How are you training your supervisors?  Are you teaching them the skills that are proven to improve safety and production, like communication and responsibility?   Our supervisory and leadership class, Buddy-to-Boss, is designed to help line managers make the career transition to manage crews and represent the company.  Unlike most leadership classes, we can tailor classes to your specific needs and policies.  Contact us at info@lifelinestrategies.com to learn more.

 

Four Things Oilfield Companies Need to Do (But May Not Be) During The Downturn

Rigzone just published a very thoughtful article from a trio of professors from Rice and Kent State University who looked at the impact of cutbacks on the energy sector.  Their basic points are that:

  • In the service sector, people provide the service and,without those people, core business suffers.
  • During the downturn in the 1980s, industry did long-term damage to itself by cutting too many and the wrong people.
  • Industry needs to be smarter about how it engages and retains its employees than it was in the last downturn.

They base their findings on extensive research on long-term shareholder value.  That study showed that “Long-term shareholder value is created only if firms consistently treat both customers and employees well.”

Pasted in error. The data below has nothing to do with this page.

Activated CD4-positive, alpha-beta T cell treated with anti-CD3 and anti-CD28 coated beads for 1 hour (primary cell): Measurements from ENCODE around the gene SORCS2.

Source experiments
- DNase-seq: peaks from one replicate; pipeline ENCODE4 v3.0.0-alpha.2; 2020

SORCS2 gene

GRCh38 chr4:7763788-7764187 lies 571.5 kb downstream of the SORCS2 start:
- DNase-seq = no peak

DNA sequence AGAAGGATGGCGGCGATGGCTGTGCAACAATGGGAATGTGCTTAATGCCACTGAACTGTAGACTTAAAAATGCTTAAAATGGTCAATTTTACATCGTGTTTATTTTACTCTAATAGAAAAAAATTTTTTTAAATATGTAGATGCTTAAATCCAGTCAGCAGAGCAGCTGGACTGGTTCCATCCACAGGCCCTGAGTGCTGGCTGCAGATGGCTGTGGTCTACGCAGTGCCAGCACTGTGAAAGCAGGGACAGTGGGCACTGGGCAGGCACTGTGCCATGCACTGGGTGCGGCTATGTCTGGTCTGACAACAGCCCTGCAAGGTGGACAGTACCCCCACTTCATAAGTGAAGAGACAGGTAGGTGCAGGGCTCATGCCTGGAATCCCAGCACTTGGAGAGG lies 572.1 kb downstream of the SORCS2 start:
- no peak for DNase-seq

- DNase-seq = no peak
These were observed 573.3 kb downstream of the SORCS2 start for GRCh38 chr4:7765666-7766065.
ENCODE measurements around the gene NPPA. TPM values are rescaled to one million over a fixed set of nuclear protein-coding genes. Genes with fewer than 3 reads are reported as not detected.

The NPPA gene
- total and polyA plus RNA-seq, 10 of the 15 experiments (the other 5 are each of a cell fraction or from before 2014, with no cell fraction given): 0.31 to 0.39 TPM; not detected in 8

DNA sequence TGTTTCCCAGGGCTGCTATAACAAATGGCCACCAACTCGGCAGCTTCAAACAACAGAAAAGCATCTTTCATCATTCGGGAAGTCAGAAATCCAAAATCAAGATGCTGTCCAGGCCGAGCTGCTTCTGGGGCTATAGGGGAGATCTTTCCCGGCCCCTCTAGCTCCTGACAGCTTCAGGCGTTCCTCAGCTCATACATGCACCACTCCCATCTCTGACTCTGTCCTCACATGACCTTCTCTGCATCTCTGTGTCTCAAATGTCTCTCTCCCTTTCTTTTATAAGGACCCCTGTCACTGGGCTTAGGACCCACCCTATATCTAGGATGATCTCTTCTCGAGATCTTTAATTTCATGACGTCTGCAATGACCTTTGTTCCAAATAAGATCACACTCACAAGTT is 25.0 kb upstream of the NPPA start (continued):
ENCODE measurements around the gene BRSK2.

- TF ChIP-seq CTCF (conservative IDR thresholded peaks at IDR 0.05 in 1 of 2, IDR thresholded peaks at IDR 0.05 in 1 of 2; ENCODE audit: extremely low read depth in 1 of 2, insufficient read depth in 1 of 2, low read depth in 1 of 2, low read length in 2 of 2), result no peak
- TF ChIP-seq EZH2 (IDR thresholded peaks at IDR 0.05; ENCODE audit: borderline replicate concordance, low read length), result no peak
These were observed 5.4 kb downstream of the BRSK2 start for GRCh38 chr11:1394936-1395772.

The problem is that many oilfield companies have to balance the need to maintain an effective workforce with the very real financial difficulties they face.  One of the main factors that companies need to weigh is how they address risk and, based on the research outlined in the Rigzone article, there is a substantial risk that a company will not have the human capital to compete in the service sector.

Let me suggest four things that a wise investments, even at a time when companies are trying to save every penny:

  1. Worker Engagement – The research is already very clear that an engaged workforce is one key to increased productivity and profitability for companies.   Employees will disengage if they believe their company’s approach to layoffs is arbitrary or ill-planned.  On the other hand, a shared sense of purpose and the idea that the company, its leaders and its workers are “in this together” can help hold engagement even during the toughest of times.